7 places to save your extra money – MSN Money

by MoneySaverExpert

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© gradyreese/Getty Images Woman relaxing on a chair while on a digital tablet at home

Whether you’ve come into an inheritance, earned a bonus at work or made a profit selling your house, having extra money gives you a chance to grow your savings and maybe fulfill a goal, such as saving for a down payment on a new car. But deciding on the best place to stash your cash isn’t always easy.

Though your return on investment is an important factor to consider, the liquidity and length of time before you need to access the cash are also important. Safety and investment costs should also be considered when determining where you should save your money.

With that in mind, here are some options to consider:

  • High-yield savings account: Best for easy access and earning higher than average interest
  • Certificate of deposit (CD): Best for earning a fixed rate
  • Money market account: Best for those who want check-writing privileges
  • Checking account: Best for storing disposable income
  • Treasury bills: Best for savings balances above $250,000
  • Short-term bonds: Best for those okay with more risk in exchange for higher returns
  • Riskier options (stocks, real estate and gold): Best for those looking for long-term investments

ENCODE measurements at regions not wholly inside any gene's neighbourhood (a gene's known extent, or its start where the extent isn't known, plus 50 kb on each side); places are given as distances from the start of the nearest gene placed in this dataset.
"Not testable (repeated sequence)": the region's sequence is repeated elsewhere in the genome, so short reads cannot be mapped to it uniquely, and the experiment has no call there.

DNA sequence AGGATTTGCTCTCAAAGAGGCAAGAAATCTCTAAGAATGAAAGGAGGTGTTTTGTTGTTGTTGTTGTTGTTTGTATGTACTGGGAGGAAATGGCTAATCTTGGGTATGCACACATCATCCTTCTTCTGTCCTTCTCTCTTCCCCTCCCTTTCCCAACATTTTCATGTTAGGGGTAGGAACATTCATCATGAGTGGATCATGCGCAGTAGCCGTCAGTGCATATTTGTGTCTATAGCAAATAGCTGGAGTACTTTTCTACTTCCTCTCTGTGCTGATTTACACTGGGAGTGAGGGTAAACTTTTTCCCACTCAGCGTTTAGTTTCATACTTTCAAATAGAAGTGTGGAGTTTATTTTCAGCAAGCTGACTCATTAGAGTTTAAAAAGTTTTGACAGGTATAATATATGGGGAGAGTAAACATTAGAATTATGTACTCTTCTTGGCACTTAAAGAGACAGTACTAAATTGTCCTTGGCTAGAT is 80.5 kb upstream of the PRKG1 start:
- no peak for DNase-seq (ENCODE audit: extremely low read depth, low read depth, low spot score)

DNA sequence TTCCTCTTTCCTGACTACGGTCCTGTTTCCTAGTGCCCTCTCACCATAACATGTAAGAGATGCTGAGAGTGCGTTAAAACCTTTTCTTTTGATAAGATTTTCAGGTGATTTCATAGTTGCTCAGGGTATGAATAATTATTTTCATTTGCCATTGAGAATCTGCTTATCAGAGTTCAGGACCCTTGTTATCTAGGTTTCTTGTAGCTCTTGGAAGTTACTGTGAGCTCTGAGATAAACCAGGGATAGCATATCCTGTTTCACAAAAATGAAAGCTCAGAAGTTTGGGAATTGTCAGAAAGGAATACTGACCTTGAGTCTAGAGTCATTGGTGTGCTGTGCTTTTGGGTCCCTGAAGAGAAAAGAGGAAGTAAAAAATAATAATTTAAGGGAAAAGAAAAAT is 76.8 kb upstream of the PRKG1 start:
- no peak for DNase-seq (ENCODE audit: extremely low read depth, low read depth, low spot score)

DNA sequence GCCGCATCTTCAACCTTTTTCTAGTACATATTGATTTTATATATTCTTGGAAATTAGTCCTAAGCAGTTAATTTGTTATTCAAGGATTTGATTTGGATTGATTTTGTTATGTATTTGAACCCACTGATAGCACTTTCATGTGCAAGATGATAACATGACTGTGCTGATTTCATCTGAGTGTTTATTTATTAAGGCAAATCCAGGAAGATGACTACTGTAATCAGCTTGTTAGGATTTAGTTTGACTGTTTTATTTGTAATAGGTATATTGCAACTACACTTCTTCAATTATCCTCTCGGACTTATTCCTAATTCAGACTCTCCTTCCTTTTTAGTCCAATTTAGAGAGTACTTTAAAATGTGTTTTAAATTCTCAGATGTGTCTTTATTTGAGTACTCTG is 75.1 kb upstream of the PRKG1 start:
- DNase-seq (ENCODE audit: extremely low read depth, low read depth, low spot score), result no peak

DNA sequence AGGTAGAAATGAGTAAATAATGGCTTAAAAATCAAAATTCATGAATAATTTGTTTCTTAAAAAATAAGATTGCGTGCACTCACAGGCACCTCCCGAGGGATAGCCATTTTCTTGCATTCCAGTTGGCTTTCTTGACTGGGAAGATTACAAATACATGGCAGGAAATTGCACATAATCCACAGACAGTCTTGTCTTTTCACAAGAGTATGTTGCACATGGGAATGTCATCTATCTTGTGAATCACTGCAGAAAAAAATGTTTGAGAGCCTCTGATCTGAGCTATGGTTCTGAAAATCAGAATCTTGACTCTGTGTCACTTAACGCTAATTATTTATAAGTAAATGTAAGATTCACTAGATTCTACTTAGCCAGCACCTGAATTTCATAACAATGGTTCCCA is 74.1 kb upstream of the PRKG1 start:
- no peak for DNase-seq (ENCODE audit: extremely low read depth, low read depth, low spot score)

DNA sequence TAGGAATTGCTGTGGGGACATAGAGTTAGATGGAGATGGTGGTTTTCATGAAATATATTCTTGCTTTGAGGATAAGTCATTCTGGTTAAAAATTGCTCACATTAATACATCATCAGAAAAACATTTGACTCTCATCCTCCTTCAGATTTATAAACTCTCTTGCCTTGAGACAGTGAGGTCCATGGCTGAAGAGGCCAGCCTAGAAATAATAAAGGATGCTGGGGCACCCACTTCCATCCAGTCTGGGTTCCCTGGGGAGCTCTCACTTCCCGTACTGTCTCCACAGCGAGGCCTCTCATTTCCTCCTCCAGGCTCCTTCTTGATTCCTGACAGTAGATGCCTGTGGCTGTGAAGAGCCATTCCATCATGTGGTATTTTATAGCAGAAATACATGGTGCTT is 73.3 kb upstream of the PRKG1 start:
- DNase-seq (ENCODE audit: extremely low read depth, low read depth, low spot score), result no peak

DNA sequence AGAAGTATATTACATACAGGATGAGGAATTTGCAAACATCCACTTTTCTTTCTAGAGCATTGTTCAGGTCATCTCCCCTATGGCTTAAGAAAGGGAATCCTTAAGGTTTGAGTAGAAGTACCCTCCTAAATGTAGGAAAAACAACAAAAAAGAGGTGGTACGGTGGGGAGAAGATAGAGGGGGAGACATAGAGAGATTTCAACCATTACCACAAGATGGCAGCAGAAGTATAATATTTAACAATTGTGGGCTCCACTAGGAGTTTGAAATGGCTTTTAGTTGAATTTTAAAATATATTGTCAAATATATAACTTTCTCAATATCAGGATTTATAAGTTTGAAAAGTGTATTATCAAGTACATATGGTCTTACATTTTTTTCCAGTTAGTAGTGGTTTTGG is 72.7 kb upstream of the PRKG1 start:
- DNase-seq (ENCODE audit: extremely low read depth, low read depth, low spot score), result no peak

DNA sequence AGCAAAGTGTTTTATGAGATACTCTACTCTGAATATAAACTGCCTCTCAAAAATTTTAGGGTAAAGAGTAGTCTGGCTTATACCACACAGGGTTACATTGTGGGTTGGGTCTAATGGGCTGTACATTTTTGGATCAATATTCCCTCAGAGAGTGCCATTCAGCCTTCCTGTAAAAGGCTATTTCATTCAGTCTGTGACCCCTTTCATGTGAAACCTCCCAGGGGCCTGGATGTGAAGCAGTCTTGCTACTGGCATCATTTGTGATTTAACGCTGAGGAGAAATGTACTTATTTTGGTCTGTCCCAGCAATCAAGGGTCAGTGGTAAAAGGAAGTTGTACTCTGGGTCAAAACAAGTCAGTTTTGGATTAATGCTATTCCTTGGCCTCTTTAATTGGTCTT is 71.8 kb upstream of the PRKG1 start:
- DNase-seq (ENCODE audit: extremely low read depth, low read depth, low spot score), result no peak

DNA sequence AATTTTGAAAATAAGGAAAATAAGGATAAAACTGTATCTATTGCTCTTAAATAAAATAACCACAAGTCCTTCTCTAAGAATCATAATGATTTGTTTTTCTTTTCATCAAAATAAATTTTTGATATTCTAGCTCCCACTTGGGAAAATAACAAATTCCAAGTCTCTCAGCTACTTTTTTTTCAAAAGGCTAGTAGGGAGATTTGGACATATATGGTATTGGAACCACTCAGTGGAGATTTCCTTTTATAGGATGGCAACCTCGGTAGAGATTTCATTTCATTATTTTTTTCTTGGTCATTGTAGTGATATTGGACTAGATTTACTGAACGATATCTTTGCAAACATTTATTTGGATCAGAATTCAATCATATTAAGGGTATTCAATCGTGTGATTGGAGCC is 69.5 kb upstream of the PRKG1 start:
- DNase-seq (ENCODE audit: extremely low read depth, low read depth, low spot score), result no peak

1. High-yield savings account

A high-yield savings account is an attractive option for those who want to grow their savings while also having fairly easy access to the money just in case.

To put the earnings into perspective, a traditional checking account will likely yield you a measly 0.01 percent APY or less. Meanwhile, the highest paying high-yield savings account earns around 0.65 percent APY.

You can open a savings account to build an emergency fund or save for a vacation or home repair while providing safety and liquidity.

If you need to access portions of your money from time to time, a savings account’s restrictions might be a problem as there’s a limit of six withdrawals or transfers per month per Federal Reserve requirements on bank reserves.

Another thing to note is that a high-yield savings account might offer a sign-up bonus or interest rate bonus, but you’ll likely have to maintain a sizable minimum balance in the account to earn the higher rate.

2. Certificate of deposit (CD)

The main difference between a savings account and a certificate of deposit is the CD locks up your money for a set term. Withdraw the cash early, and you’ll be charged a penalty.

CDs also can be disadvantageous when interest rates are low. However, they protect savers from falling interest rates as they allow you to lock in at a fixed rate.

Though longer-term CDs offer better interest rates, you’re unable to access the funds during that time without paying a penalty in most cases.